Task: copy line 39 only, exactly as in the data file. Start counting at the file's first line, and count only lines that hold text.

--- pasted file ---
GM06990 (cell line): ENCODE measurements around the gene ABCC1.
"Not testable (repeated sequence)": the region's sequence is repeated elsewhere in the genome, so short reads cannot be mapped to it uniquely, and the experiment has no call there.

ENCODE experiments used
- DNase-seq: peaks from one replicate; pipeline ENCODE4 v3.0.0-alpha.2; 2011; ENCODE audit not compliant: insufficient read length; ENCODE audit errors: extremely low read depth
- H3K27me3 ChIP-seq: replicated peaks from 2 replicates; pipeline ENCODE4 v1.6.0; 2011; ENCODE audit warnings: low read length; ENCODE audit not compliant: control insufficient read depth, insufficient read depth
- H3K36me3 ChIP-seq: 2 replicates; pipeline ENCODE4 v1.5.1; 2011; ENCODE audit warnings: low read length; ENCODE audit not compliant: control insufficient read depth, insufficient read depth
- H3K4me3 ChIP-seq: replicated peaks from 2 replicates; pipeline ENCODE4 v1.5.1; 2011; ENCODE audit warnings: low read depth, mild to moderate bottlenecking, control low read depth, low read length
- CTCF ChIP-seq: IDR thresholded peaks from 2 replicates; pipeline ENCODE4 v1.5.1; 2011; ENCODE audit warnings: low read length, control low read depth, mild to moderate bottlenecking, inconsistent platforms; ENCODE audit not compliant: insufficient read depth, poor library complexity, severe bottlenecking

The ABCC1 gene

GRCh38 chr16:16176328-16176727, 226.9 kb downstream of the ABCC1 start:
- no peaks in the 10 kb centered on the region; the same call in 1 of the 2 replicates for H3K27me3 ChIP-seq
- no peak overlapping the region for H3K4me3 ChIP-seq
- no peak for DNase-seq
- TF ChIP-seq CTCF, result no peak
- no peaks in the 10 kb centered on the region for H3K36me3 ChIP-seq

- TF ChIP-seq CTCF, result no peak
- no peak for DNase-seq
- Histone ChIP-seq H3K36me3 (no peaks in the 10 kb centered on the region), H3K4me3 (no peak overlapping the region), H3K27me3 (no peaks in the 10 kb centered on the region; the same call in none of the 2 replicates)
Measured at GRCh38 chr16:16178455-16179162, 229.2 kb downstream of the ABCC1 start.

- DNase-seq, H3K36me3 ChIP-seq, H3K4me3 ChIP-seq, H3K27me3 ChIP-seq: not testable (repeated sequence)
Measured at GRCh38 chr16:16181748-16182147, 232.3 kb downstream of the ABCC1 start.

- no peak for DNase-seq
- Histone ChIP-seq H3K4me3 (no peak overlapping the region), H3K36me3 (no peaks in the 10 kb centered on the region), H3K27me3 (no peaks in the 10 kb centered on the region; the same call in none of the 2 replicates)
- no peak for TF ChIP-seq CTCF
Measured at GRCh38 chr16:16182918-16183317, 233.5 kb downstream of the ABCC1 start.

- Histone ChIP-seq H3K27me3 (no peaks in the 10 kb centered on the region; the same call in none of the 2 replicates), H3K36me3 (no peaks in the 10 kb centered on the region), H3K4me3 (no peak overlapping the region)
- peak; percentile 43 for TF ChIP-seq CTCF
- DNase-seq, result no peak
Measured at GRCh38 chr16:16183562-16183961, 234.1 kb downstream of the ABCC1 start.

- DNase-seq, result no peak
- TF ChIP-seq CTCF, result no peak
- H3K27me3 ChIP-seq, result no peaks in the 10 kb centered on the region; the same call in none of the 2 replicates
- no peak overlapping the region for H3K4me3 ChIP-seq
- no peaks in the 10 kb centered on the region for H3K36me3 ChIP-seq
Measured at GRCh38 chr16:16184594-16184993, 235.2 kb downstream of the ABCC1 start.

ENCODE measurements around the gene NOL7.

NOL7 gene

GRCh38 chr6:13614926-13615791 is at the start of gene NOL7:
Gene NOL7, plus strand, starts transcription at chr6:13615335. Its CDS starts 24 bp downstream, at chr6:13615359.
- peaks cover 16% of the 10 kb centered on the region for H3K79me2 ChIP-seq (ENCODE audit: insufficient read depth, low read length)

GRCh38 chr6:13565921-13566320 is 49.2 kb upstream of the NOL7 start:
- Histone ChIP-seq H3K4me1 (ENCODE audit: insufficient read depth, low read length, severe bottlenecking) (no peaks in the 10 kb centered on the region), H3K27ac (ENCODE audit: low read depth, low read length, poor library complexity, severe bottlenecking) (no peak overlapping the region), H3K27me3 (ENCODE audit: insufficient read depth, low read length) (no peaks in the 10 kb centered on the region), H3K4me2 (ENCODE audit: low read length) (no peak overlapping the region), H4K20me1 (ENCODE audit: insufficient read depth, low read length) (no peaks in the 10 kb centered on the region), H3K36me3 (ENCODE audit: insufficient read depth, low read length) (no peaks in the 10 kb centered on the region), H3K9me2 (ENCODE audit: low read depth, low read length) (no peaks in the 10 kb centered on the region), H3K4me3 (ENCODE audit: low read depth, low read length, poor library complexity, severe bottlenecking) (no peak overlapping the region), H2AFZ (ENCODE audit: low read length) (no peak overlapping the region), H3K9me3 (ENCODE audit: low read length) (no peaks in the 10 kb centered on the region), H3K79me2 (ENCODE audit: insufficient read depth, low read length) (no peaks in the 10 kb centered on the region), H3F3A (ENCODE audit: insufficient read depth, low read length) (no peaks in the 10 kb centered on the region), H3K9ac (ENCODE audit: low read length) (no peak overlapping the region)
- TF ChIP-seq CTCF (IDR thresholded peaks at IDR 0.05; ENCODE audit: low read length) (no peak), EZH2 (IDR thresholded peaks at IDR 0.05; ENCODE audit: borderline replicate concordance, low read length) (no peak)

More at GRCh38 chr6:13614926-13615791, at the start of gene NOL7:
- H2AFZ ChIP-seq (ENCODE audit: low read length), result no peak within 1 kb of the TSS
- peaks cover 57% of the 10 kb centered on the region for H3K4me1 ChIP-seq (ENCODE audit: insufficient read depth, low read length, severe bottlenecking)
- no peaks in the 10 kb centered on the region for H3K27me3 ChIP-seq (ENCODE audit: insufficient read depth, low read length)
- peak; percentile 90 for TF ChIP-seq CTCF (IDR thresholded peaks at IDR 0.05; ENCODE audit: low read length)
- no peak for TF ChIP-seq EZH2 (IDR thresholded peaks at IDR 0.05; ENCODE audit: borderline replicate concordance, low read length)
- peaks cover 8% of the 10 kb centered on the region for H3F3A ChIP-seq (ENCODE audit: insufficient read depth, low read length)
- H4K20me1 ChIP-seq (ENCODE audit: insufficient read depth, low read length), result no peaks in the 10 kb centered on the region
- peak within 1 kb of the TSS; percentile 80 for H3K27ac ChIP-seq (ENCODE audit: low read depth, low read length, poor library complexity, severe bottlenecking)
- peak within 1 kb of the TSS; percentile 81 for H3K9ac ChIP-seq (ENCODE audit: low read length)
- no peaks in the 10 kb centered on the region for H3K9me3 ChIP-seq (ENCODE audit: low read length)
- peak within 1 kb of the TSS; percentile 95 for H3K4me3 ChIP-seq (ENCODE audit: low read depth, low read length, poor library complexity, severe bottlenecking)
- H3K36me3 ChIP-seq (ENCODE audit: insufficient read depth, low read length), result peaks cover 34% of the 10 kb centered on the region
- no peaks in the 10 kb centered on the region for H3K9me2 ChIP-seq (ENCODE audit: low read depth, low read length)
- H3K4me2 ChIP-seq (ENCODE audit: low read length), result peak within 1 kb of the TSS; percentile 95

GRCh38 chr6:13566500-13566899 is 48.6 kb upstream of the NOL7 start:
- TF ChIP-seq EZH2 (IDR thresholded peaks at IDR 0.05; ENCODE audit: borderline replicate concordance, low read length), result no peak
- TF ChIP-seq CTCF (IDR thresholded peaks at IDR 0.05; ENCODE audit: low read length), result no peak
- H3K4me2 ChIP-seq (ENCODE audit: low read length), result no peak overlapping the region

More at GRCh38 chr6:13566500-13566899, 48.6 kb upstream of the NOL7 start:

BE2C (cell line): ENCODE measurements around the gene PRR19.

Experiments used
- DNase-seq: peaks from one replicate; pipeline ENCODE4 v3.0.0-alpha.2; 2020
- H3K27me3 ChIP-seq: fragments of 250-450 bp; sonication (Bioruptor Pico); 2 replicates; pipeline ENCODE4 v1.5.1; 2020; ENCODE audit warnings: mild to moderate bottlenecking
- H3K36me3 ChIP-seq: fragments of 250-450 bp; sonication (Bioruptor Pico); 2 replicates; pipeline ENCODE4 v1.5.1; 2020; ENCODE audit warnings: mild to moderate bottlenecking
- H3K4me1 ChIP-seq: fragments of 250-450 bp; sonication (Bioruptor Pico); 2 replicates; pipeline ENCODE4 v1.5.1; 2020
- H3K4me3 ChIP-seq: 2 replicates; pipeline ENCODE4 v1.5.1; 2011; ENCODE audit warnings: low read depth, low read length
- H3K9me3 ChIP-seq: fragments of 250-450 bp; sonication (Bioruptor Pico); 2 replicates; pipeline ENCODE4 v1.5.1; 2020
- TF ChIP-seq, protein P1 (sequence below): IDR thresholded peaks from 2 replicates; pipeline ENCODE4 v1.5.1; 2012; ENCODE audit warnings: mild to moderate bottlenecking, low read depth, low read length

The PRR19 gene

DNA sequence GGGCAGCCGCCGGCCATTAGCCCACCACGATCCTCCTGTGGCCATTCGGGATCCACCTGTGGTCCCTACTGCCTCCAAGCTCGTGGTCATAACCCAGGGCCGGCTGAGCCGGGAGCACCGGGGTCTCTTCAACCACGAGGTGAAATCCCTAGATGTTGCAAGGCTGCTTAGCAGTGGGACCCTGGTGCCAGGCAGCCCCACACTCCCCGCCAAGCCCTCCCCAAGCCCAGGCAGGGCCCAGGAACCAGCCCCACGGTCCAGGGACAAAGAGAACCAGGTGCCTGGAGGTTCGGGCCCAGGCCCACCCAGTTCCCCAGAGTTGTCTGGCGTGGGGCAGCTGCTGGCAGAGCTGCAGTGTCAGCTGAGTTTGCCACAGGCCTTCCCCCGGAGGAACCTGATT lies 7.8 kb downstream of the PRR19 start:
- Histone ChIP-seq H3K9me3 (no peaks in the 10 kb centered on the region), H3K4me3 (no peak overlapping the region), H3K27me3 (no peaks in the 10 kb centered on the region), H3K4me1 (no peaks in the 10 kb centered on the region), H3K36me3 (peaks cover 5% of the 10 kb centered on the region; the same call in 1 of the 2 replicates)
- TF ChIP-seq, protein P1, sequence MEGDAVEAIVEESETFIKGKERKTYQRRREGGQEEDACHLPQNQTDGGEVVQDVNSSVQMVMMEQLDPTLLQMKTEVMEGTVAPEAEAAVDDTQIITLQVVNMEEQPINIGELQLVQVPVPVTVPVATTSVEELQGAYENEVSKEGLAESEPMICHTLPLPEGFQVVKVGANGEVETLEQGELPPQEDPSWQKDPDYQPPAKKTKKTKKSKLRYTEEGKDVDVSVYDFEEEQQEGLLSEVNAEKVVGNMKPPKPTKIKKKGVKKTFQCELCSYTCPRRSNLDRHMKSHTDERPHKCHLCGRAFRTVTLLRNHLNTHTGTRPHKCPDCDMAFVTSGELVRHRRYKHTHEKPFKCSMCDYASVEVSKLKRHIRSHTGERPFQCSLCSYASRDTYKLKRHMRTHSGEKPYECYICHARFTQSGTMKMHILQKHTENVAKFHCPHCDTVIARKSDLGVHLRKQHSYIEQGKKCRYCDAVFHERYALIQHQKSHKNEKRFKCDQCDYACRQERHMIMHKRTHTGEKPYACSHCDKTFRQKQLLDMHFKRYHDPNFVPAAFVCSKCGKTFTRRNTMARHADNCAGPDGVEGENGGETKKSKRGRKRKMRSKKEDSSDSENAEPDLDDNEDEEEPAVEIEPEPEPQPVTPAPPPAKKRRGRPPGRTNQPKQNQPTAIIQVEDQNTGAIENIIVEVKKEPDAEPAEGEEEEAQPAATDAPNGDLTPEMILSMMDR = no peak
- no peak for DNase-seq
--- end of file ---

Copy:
Gene NOL7, plus strand, starts transcription at chr6:13615335. Its CDS starts 24 bp downstream, at chr6:13615359.